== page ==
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Crit Rev Immunol. 2004;24(6):409-23.

G-protein-coupled receptor signaling, RGS proteins, and lymphocyte function.

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  • 1A Cell Molecular Immunology Section, Laboratory of Immunoregulation, National Institute of Allergy and Infectious Diseases, National Institutes of Health, Bethesda, MD 20892, USA.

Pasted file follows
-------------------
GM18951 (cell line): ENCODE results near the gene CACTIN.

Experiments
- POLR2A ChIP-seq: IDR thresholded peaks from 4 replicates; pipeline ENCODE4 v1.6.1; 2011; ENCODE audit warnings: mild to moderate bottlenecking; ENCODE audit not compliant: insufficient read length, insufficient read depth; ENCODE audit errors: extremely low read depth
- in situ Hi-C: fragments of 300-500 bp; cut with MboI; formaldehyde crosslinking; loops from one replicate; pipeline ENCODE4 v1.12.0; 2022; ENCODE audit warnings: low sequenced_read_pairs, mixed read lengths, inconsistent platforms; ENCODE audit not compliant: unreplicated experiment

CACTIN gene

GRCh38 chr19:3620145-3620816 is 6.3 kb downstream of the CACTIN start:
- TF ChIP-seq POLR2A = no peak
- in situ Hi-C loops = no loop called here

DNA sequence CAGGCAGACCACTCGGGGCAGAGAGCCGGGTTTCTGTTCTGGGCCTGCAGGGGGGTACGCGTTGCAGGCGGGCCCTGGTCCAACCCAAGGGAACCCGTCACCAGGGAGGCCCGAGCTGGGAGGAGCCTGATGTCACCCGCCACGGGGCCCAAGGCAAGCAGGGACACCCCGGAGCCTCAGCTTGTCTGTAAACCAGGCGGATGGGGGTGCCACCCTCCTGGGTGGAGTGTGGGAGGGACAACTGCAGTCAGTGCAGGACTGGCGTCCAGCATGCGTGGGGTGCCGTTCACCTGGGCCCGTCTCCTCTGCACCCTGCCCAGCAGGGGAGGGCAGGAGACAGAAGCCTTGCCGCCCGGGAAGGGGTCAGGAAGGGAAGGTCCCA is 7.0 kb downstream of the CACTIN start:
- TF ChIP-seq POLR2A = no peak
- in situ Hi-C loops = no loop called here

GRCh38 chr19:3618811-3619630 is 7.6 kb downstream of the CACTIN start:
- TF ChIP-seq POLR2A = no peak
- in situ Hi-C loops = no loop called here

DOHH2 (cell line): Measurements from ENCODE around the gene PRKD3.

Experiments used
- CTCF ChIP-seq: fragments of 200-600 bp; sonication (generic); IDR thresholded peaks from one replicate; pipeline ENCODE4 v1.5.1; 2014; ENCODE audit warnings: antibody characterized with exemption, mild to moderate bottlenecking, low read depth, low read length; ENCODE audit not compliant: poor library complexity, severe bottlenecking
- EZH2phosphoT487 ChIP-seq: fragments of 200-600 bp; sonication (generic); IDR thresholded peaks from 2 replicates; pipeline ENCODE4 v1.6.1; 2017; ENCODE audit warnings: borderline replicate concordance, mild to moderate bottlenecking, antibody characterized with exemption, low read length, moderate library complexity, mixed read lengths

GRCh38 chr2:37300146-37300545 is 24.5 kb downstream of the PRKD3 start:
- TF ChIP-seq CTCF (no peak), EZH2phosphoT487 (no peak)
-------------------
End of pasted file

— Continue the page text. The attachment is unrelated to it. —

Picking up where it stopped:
The positioning of lymphocytes in immune organs and the migration of lymphocytes that occurs during normal immune surveillance and following immune activation depends on appropriate signaling through receptors that couple to heterotrimeric G-proteins. In addition other mediators that affect lymphocyte function, such as histamine, purine nucleosides, C5A, prostaglandins, leukotrienes, serotonin, epinephrine, opioids, and certain phospholipids, also signal through G-protein-coupled receptors (GPCRs). Downstream of heterotrimeric G-proteins are a limited number of downstream effectors, which, in turn, activate a large number of other signaling molecules, many of which are shared with other signaling pathways, such as those activated by antigen receptors, coreceptors, and adhesion receptors. Crucial to signaling through GPCRs are finely developed regulatory systems, which control the activation of heterotrimeric G-proteins and their interactions with their immediate downstream effectors. This review will focus on the overall importance of GPCR signaling in lymphocyte function and an upstream regulatory system present in lymphocytes, which fine tunes heterotrimeric G-protein signaling.

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